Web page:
“an educational resource for teaching the history of Canada during both World Wars by using documents and artifacts to get closer to actual experiences. The resources at this portal are organized by ten category headings with a verb, such as Fighting, EatingRelaxingRemembering and Worshipping. The selection of themes under these headings is very wide and instructive. The section on education gives guidance to larger subjects such as the war effort, government and economy, identity and culture, historical inquiry and society.  For each theme you can set the selection of items to either the First or the Second World War by choosing this period from a dropdown box. The portal can be visited in English and French.”

The Virtual Gramophone: First World War Era:

“The virtual exhibition The Virtual Gramophone: First World War Era has been created by Library and Archives Canada at the portal Collections Canada as a part of the section The Virtual Gramophone concerning the history of music in Canada. The portal gives an overview of Canada’s musical history. The section about the First World War has four focuses:

Popular Songs, 1914-1918
Songs of the First World War
The Music on the Home Front: Sheet Music from Canada’s Past
The Music Scene in Quebec, 1915-1920

The section with popular songs gives lists of song arranged in chronological order by year. You can listen to a number of sound recordings of them. The section on songs of the First World War has songs arranged by a number of subjects. The section on sheet music is at present missing from the site. There are also biographies of musicians, and the reference list contains a succinct bibliography about First World War music. This virtual exhibition can be viewed in English and French.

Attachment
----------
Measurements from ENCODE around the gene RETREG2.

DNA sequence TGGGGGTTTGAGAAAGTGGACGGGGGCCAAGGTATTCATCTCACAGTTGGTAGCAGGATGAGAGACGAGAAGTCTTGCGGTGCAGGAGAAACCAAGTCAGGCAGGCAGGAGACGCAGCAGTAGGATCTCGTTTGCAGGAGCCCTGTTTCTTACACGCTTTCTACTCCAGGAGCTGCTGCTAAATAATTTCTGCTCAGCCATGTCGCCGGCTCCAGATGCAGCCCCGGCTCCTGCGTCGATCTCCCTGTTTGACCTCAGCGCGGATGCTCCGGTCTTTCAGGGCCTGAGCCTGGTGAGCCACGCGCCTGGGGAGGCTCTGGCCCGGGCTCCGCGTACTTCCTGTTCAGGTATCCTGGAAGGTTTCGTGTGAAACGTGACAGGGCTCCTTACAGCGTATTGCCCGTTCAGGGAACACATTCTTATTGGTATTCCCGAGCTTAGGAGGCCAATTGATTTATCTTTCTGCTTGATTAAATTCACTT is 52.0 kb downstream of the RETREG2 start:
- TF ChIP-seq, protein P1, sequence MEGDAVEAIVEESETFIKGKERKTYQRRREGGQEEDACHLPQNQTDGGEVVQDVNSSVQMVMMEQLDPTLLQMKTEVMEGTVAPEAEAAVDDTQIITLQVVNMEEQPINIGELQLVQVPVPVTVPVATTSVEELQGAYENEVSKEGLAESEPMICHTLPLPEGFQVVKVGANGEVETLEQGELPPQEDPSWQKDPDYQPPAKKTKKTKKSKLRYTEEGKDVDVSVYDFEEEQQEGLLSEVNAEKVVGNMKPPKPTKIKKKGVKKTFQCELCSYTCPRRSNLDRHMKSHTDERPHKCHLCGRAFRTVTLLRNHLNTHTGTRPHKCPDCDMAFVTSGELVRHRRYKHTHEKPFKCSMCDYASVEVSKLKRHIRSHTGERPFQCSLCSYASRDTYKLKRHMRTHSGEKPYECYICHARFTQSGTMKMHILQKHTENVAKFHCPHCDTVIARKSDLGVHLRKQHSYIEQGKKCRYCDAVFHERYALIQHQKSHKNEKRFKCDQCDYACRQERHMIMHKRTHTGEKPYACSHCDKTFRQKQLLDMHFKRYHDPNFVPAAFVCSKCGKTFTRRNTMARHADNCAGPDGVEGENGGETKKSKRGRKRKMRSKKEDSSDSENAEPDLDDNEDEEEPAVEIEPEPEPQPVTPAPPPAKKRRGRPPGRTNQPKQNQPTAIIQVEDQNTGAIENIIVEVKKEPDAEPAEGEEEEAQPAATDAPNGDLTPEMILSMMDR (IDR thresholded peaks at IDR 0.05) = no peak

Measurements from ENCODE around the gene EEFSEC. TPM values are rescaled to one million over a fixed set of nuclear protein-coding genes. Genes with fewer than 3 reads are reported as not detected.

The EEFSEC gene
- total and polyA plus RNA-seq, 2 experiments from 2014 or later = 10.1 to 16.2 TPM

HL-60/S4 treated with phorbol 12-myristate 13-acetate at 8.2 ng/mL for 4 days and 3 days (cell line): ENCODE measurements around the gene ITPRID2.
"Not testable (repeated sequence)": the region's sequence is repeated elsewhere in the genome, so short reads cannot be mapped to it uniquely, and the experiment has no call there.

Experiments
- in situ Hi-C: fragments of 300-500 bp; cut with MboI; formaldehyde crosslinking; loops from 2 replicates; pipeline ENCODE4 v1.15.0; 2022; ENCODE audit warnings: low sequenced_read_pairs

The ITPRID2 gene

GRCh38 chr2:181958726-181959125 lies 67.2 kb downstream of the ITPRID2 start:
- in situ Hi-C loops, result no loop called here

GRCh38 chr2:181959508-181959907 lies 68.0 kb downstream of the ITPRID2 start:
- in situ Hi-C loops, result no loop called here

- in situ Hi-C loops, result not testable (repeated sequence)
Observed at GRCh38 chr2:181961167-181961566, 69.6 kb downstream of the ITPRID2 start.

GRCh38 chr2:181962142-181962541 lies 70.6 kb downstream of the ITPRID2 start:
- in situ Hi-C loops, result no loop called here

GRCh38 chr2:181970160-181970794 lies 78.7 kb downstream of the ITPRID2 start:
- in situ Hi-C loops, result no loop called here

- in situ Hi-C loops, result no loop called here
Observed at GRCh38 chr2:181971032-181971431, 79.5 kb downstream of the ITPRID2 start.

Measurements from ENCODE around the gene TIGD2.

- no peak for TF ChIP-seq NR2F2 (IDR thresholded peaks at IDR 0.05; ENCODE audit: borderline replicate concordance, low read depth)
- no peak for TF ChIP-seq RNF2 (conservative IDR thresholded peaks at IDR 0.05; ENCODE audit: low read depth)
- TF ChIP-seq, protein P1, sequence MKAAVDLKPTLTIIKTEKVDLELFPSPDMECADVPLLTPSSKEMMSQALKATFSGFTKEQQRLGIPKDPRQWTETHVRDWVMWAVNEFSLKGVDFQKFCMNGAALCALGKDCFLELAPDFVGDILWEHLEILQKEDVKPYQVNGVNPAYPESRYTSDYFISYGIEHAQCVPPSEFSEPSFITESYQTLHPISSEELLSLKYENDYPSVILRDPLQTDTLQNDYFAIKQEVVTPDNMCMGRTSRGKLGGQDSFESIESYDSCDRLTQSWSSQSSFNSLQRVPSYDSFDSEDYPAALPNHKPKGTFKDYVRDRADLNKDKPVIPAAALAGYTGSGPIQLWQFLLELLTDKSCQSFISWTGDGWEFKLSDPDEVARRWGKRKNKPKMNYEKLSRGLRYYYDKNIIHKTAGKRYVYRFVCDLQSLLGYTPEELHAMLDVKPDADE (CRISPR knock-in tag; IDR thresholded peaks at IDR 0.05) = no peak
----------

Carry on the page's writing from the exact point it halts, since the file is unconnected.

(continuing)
At Sheet Music from Canada’s Past, another section of the portal Collections Canada, you can search for items created during the First World War era (select 1914-1920). Searching for the subject World War 1914-1918 brings you to nearly 200 items.”

World War I Postcards from the Bowman Gray Collection:

“The digital collection World War I Postcards from the Bowman Gray Collection has been created by the library of the University of North Carolina at Chapel Hill. The collection contains some 6,400 postcards from the main belligerent countries (United Kingdom, France, Germany, Belgium, Russia and Italy), but also from other countries. The sheer number of postcards in this collection is equivalent to the number of interesting subjects, for example cavalry or children. Some commercial series, too, are completely present. You can browse the collection in its entirety (530 records with often multiple items), choose among the subjects, names and places, or use the free text search. The general introduction to this collection gives also a succinct bibliography on the subject of First World War postcards.”